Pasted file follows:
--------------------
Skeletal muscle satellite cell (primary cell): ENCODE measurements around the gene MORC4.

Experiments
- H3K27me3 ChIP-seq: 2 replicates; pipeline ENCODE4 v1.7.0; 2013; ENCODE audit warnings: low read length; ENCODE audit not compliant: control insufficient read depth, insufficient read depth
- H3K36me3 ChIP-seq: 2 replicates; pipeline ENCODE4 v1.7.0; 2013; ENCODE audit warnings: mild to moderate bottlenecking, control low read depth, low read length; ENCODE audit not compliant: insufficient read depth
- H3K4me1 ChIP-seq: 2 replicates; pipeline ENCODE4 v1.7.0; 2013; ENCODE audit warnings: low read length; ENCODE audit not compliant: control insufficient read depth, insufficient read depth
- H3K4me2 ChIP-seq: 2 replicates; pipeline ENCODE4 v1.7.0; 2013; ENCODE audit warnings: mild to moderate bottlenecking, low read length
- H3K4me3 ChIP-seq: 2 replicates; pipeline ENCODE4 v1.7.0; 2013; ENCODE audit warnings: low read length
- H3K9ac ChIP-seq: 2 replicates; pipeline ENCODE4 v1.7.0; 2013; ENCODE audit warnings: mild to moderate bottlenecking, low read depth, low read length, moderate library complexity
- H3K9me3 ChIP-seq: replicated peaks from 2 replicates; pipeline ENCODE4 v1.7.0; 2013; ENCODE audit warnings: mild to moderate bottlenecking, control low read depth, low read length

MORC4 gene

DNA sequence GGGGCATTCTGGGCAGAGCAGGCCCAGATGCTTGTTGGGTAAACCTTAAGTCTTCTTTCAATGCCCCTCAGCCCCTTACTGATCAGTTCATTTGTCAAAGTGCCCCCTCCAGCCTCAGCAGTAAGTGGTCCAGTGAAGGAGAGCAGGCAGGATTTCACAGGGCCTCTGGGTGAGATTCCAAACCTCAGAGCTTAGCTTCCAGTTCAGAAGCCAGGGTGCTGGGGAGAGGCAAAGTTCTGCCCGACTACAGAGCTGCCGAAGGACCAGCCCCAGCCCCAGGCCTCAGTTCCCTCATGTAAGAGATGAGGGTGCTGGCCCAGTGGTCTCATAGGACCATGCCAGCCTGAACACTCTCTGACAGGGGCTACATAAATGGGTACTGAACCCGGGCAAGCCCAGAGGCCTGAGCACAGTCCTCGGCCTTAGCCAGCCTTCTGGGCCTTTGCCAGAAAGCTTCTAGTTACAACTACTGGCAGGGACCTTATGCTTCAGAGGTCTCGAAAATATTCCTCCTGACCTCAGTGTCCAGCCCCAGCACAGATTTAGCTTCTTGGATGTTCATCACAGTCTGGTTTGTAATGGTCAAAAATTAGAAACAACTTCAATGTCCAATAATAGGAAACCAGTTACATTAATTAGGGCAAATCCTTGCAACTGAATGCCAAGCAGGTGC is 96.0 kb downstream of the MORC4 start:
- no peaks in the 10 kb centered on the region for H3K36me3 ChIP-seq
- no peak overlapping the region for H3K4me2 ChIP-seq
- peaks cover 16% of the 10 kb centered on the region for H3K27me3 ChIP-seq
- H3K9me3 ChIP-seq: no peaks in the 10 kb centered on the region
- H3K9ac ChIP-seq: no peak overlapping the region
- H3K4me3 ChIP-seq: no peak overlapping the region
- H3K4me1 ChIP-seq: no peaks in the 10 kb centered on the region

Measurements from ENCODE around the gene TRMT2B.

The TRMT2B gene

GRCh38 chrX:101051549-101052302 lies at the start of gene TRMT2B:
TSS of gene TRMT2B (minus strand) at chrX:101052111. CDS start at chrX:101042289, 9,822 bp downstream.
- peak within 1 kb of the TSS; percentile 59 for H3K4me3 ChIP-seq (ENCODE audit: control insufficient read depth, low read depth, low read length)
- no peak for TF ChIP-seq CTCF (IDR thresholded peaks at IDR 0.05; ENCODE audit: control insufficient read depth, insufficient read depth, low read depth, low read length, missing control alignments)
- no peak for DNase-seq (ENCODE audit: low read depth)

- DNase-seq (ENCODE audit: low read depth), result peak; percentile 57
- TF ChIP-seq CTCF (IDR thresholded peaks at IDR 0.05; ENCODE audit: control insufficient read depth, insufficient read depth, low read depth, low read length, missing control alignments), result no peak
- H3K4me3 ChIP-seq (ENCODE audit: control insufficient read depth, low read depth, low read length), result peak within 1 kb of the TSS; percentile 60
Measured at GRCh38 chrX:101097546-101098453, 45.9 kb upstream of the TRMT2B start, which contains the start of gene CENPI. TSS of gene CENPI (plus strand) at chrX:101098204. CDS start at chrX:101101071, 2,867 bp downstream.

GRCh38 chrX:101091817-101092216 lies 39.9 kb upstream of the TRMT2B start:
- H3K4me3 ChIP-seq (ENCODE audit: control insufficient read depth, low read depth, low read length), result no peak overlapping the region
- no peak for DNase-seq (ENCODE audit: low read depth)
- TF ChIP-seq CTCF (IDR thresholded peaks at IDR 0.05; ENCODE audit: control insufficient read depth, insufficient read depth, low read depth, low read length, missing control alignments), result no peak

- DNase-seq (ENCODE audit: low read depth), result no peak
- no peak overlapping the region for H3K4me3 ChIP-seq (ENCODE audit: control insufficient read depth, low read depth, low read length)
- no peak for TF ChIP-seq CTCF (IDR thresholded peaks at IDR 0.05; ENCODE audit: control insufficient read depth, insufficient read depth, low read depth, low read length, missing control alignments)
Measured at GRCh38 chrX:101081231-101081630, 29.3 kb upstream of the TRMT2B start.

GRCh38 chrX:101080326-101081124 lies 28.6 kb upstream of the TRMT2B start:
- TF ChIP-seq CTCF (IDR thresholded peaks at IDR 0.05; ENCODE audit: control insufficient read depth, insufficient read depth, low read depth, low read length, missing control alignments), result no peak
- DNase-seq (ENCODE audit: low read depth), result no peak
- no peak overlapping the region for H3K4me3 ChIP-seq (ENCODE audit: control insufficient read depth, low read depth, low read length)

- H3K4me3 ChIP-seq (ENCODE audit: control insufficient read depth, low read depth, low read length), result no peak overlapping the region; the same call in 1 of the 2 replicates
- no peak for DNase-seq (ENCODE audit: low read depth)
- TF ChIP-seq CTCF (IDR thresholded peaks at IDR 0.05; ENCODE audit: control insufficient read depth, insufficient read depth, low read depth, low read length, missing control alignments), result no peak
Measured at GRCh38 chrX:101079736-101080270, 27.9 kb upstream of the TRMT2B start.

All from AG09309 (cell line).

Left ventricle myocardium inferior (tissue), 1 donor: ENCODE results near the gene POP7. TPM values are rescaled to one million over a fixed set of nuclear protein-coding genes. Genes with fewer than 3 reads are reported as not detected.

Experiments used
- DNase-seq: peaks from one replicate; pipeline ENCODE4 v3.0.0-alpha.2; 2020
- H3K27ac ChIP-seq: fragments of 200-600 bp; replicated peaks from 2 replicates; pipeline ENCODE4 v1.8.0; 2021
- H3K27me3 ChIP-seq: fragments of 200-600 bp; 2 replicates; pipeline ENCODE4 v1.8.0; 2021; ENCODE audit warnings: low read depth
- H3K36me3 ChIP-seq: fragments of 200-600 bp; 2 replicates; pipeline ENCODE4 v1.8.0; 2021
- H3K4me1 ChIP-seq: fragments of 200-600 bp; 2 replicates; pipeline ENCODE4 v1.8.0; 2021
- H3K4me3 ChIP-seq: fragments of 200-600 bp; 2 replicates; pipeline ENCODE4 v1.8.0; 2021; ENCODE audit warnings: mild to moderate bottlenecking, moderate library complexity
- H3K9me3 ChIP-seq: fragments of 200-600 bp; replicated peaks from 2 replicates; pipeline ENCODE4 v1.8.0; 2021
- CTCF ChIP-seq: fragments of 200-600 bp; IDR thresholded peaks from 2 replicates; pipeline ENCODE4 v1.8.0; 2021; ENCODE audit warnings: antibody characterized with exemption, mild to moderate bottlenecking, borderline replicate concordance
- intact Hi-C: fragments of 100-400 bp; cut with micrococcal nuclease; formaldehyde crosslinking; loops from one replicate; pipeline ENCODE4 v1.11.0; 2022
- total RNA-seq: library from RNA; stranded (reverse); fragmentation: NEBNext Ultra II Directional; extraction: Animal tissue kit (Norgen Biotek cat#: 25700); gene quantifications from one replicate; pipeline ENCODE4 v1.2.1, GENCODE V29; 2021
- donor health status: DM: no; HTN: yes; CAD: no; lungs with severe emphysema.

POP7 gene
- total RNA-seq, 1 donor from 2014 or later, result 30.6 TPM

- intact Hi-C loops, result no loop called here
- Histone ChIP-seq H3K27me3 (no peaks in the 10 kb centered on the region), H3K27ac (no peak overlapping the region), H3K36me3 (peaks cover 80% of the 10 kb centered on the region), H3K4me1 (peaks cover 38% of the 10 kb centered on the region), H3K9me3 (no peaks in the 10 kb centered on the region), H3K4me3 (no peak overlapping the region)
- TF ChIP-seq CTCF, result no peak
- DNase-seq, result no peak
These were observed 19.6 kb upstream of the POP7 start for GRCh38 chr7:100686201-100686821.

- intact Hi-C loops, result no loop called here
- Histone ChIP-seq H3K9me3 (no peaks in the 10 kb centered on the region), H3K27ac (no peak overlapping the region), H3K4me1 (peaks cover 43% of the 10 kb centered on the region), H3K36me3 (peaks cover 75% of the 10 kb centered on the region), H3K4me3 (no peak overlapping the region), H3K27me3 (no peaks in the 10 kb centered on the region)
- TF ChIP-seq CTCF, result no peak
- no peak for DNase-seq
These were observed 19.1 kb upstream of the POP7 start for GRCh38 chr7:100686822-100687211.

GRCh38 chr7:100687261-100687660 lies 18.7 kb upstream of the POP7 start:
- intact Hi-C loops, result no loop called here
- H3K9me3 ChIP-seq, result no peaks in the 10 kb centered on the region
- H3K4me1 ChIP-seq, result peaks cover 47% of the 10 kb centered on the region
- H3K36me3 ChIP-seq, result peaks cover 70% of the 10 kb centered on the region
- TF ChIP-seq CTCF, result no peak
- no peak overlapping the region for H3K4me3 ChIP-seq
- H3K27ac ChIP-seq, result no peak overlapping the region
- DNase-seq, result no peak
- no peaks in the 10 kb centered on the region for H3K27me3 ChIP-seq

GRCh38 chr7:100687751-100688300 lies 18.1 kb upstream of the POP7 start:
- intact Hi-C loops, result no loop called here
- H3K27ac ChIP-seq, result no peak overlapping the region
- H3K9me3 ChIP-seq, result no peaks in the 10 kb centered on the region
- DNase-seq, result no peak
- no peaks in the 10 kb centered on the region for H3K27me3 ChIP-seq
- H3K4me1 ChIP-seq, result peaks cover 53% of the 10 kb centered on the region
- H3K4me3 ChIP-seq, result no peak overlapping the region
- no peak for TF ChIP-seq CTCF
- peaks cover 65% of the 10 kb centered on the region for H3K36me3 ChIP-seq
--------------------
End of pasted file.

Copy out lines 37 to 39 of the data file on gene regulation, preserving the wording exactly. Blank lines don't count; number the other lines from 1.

Measured at GRCh38 chrX:101081231-101081630, 29.3 kb upstream of the TRMT2B start.

GRCh38 chrX:101080326-101081124 lies 28.6 kb upstream of the TRMT2B start:
- TF ChIP-seq CTCF (IDR thresholded peaks at IDR 0.05; ENCODE audit: control insufficient read depth, insufficient read depth, low read depth, low read length, missing control alignments), result no peak